Five months after the historic women’s marches on Washington, NYC and around the world, the 17th Berkshire Conference on the History of Women (the Big Berks) will take place at Hofstra University, June 1-4, 2017. The Berkshire Conference, held every three years, is billed as the world’s largest women’s history event. This year’s theme is Difficult Conversations: Thinking and Talking About Women, Genders, and Sexualities Inside and Outside the Academy.
More than 1,500 guests from 35 countries will take part in over 250 panels on gender and sexuality, as well as women’s history, from the ancient to contemporary – from the East to West. The conference has a reputation for being more informal than most academic events. First held in 1973 at Douglass College, Rutgers University, the Big Berks has always provided an opportunity for scholars and graduate students to share research, experience, and insights.
The 2017 Berkshire Conference is taking place in a climate where women around the globe perceive their rights to be under attack. The program is taking its cue from the January 21st Women’s March which came on the heels of President Donald Trump’s inauguration, during which many anti-women sentiments were brought to light. All over the world, both women and men advocated for legislation and policies regarding women’s rights and human rights.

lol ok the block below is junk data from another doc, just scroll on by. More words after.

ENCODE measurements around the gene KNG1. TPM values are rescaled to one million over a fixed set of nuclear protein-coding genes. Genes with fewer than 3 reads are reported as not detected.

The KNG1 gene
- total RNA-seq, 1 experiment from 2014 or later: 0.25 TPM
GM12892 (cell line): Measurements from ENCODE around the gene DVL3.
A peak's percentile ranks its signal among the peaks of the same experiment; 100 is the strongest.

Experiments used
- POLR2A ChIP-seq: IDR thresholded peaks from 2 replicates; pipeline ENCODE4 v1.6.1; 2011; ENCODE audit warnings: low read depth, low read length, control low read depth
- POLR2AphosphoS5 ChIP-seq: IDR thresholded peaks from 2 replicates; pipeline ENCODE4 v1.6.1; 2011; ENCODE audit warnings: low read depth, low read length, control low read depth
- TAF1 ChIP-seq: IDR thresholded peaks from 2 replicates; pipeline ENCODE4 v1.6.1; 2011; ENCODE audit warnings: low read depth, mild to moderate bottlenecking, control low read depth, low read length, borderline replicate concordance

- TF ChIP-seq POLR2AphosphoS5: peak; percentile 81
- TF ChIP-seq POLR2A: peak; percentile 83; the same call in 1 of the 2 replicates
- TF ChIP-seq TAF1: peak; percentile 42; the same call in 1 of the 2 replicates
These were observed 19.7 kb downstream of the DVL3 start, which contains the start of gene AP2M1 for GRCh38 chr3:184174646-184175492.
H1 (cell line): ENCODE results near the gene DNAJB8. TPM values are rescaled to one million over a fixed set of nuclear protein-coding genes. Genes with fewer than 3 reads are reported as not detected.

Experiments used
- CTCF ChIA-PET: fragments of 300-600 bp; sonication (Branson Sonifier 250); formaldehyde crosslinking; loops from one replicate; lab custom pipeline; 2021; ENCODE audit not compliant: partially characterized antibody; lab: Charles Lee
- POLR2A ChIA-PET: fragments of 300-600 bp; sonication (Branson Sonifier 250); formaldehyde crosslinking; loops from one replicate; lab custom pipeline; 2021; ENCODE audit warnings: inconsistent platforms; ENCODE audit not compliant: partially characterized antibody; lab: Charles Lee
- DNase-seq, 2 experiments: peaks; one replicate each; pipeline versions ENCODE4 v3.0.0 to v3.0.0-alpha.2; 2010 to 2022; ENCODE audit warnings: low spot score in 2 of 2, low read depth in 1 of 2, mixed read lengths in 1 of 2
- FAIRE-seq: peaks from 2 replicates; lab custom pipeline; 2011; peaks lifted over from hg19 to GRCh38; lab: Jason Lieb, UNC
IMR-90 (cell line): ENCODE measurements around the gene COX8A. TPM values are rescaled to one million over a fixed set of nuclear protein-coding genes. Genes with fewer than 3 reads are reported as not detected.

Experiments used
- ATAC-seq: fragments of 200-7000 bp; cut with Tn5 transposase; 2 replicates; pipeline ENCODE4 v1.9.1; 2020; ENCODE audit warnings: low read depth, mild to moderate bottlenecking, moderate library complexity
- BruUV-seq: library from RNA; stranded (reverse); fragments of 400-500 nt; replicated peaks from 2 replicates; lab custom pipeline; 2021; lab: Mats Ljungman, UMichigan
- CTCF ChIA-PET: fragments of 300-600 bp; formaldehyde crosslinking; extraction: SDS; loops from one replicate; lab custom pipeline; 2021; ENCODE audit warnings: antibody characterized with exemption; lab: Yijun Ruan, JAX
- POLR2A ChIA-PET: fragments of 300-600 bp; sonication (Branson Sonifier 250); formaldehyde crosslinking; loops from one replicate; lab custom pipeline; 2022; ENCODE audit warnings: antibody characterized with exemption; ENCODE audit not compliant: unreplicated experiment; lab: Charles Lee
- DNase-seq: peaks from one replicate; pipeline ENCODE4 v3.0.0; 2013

To a greater extent than ever before, the 2017 Berkshire Conference organizers are involving K-12 teachers, activists, artists, public intellectuals, writers, performers, veterans, and formerly incarcerated people.
The Program – What you can expect:
- Four days of panels highlighting the state of the field. All temporal and geographical fields are represented.
- Plenary sessions focusing on the election of 2016, work, migration, water rights, and teaching in the neoliberal academy historicize many issues we currently confront.
- Sessions designed for K-12 teachers to help integrate women’s and gender history into the primary and secondary curriculum.
- Practical sessions devoted to the challenges of the academic job market, balancing scholarship while parenting, and looking beyond the academy for jobs.
- Performances which complement the academic panels and highlight the experiences of veterans, World War II “comfort women,” formerly incarcerated women, and the lives of indigenous peoples from North America to Australia.
- A book exhibit with more than 20 publishers displaying the latest scholarship.
- Lots of time for chatting, drinking coffee, making new friends and catching up with old ones.